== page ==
Where in Canada: Sourcebooks for Our Drawings

March 23, 2023

Danny Jacobs takes us through a singular and idiosyncratic portrait of New Brunswick through the commercial sprawl of contemporary Atlantic Canada. In this excerpt from Sourcebooks for Our Drawings (Gordon Hill Press) we get a closer look at the realities of the village fires of Petitcodiac mixed with elements of prose, and speculations of generational arson.

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Tinderbox: Dispatches from the Village of Fire

Burned to the ground
means nothing’s left
but the need to say it
— Lia Purpura, “History”

My conjectured arsonist hurries through prewar penumbral streets, joyous, while oil lamps pulse like backaches through waved glass. He scouts unlocked barns and warehouses, carriage houses, shut up structures glutted with hay and raw timber, backing businesses on Kay and Main. My conjectured arsonist has an eye for aridity and wither, for bad ventilation and opportune vectors, can knock a wall’s shake and feel how fast the wood might succumb, dance with oxygen, go up up, transmogrify. Chemistry through instinct. He looks at the stars: so many cinders. He licks a finger, tests the wind.


We tally fires at the Legion, the County Fair exhibit hall, the public library’s Heritage Week Community Social; we surmise, ballpark years. Hazy and half-crocked timelines.

“Oh, she’s burned, what? Five times.”

“Five? More, sure.”

“Those two in the aughts, wha?”

We say “Yep” on a quick intake of breath, what counts for casual affirmation in the Maritimes. The local histories, pages held fast by the plastic tube of comb binding, constitute the not-quite-official record of spotty citation and anecdote. Arthritic fingers scan the lines. We slide from photos from pH-neutral folders. We pour coffee from the Tim Horton’s Take-12. But no one knows how many times Petitcodiac has burned.

“Now see that, there. That was my grandfather’s store. She burnt.”

You see the photos and assume it all burned. A denuded record in black and white, pen and ink. Fire the default for the no-longer-standing, even if there’s no longer anyone to say for sure. We nod: She burnt.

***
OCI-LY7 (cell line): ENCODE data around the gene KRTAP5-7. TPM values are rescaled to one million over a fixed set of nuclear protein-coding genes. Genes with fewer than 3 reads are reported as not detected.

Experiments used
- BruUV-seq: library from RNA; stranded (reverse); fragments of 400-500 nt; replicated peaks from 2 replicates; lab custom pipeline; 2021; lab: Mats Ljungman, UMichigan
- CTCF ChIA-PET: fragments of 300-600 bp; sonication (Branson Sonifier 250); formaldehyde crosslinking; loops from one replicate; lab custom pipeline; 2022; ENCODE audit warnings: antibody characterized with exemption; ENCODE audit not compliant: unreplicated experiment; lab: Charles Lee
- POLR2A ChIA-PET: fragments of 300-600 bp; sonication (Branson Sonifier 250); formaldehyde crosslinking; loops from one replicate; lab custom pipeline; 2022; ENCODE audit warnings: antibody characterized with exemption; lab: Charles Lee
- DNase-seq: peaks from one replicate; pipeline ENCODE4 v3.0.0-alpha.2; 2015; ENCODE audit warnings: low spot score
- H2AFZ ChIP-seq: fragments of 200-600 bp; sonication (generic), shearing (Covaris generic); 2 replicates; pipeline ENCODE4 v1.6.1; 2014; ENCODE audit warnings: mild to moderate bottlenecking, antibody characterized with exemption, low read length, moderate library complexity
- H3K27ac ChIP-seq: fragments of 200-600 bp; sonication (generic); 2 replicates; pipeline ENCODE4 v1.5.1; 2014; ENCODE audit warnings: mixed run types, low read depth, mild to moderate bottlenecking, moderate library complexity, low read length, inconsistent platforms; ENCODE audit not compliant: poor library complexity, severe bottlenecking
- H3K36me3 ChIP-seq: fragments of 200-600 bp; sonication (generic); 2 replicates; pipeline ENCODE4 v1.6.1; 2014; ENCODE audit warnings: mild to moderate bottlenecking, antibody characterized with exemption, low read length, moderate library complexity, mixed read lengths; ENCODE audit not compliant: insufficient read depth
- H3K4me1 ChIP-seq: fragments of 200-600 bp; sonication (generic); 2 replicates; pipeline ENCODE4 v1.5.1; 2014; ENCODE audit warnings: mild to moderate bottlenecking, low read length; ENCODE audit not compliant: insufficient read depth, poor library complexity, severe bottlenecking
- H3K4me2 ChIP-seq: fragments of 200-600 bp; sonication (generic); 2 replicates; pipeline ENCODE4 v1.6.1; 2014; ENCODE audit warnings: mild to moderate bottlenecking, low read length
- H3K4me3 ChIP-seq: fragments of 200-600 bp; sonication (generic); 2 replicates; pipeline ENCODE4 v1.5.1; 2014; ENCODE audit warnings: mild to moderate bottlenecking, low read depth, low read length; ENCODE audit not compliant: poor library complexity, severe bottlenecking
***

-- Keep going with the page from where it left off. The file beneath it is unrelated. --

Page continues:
Everyone in the village is a few degrees from conflagration. They had a long-lost relative who saw their business turn to foundation hole and charred girder. They can recite the second-hand accounts, the generalities. They sure as shit remember when Stedman’s went in ’93. In Village of Fire (1997), authors Robert and Mary Hibbert bold all instances of the word fire, including adjectival variants like fiery. It’s a stylistic choice that lends the book an insistent, obsessive edge. Your inner voice shouts fire! as you scan paragraphs—a mantra, an earworm, a warning. Even if looking for something else, fire foists itself upon you. Turn to chapter 12— “Fire, War and Fire” –and the fires ladder from the page, zigzagging down paragraphs, screaming from burning streets.

Petitcodiac_River_Boardwalk_Shack_James P Mann flickr

Photo by Flickr user James P Mann, used under a Creative Commons license. 

Hard to catalogue each fire; there’s no definitive list. The histories on this point are fuzzy, contradictory, fire years blurring into one another. The Hibberts have it at nine to ten between 1859 and 1902, then major fires in 1913, 1919, 1925 (two), 1947, and 1993. That makes sixteen, by my count. While Hibbert & Hibbert place two major fires in 1925, Rogers has only one, and in 1924 to boot. The earlier Burrows starts with the 1868 fire at the Dunlop Spool Factory, then goes on to say Petty averaged a major fire every four years. He doesn’t list them, assumes we’ll trust his figuring. All three books agree that ’13 and ’19 were the biggies; Burrows bestows the Great epithet to both, and doesn’t deviate. After reading through the accounts—exhaustive, often sporadic—I wish for an archivist of fire, a position passed down like a village scribe, an ageless official who tallies and knows the number, can tell you combustion rates, how fast each took the town, how long the smoke held in the upper atmosphere of outer townships.